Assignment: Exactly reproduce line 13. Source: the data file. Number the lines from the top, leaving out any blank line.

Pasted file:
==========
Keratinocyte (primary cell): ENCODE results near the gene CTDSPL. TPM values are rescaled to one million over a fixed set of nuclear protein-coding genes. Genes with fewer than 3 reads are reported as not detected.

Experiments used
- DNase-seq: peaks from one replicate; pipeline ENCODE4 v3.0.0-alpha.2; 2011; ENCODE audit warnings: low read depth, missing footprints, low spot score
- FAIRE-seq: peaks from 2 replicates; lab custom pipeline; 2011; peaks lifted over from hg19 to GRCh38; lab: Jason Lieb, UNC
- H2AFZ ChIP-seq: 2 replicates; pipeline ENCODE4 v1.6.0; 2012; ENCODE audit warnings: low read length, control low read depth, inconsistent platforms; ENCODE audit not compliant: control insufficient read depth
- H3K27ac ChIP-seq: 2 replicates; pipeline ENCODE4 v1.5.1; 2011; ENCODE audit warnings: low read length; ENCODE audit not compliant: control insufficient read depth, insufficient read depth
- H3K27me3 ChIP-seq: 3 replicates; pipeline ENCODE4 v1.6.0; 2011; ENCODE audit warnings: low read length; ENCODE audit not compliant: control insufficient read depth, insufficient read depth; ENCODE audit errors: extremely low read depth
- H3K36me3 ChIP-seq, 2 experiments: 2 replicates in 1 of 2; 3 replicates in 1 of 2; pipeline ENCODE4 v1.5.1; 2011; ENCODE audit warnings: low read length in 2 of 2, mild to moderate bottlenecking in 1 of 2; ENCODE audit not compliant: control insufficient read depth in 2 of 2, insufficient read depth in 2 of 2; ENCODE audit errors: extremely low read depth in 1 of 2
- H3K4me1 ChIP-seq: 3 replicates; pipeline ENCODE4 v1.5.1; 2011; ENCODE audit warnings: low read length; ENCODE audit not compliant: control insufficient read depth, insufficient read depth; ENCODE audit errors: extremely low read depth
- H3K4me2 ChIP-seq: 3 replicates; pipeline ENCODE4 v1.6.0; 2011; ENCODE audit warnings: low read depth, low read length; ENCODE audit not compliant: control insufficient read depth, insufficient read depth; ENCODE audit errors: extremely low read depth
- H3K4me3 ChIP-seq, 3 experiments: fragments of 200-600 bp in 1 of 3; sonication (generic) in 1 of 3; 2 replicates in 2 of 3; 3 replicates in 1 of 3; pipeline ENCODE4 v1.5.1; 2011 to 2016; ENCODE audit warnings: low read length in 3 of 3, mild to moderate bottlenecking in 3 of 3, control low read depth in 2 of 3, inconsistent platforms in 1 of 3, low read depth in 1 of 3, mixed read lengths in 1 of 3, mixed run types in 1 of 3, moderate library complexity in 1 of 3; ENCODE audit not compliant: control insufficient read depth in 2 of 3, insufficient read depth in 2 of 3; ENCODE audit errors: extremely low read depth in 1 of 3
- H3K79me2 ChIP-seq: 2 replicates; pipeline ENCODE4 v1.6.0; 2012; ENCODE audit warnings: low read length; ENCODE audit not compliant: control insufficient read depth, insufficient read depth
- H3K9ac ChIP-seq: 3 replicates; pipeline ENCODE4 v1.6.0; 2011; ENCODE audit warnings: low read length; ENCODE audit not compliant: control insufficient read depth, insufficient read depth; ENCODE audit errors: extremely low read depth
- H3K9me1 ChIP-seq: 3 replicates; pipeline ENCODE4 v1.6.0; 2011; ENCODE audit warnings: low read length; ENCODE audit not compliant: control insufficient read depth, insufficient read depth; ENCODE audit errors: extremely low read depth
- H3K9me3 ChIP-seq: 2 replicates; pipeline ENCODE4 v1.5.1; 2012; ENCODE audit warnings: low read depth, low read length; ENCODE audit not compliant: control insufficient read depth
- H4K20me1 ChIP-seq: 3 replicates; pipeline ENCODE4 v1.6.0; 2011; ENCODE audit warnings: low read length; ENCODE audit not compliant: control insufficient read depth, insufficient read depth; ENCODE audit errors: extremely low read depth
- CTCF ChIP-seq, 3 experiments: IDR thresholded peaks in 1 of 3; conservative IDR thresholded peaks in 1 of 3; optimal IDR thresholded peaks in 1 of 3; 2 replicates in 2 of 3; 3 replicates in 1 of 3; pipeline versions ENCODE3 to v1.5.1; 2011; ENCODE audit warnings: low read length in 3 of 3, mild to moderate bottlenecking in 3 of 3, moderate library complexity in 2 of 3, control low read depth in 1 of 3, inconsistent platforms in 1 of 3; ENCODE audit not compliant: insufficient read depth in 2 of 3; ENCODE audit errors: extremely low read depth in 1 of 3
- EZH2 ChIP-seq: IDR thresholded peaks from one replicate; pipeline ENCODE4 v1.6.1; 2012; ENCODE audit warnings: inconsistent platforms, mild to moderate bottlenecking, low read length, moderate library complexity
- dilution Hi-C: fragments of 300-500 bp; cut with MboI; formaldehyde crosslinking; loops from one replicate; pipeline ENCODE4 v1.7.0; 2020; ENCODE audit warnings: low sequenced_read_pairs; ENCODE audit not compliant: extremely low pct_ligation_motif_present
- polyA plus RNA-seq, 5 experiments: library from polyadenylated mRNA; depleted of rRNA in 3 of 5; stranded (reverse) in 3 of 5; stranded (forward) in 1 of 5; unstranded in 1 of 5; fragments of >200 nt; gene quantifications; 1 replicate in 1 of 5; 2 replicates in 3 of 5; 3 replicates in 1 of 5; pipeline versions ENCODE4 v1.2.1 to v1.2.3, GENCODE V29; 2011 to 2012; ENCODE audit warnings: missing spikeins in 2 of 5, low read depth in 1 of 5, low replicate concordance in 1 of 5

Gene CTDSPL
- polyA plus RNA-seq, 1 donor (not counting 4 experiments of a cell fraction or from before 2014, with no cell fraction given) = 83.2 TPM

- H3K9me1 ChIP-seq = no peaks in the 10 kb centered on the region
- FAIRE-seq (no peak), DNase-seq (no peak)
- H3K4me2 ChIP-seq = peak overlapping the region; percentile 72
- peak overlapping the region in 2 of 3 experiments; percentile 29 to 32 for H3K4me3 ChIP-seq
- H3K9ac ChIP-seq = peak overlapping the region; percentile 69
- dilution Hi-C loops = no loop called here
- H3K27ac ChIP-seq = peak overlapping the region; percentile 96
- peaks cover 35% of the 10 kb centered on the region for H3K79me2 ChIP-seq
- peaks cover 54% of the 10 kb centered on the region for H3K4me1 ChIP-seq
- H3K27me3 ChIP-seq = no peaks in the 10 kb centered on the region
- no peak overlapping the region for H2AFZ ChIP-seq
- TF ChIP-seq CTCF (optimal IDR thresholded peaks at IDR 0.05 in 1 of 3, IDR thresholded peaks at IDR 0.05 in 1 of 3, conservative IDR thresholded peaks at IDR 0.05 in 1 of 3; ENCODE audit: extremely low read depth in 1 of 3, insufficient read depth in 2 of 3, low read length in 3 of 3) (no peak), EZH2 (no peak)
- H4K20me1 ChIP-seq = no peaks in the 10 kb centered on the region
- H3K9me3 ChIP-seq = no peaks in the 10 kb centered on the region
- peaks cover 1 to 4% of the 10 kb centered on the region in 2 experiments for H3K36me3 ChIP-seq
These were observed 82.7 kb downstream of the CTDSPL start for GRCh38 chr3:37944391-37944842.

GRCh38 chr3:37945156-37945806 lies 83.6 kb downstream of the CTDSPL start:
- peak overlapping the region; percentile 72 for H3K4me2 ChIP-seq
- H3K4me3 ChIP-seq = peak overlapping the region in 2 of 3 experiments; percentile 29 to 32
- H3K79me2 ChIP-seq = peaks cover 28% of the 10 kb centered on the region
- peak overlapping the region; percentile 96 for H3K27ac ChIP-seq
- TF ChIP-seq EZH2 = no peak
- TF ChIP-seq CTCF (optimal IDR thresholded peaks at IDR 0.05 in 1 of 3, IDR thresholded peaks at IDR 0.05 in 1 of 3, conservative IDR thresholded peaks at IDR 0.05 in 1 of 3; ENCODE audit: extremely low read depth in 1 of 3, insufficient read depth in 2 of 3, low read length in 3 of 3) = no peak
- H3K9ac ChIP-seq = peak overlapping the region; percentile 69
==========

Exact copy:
- H3K9ac ChIP-seq: 3 replicates; pipeline ENCODE4 v1.6.0; 2011; ENCODE audit warnings: low read length; ENCODE audit not compliant: control insufficient read depth, insufficient read depth; ENCODE audit errors: extremely low read depth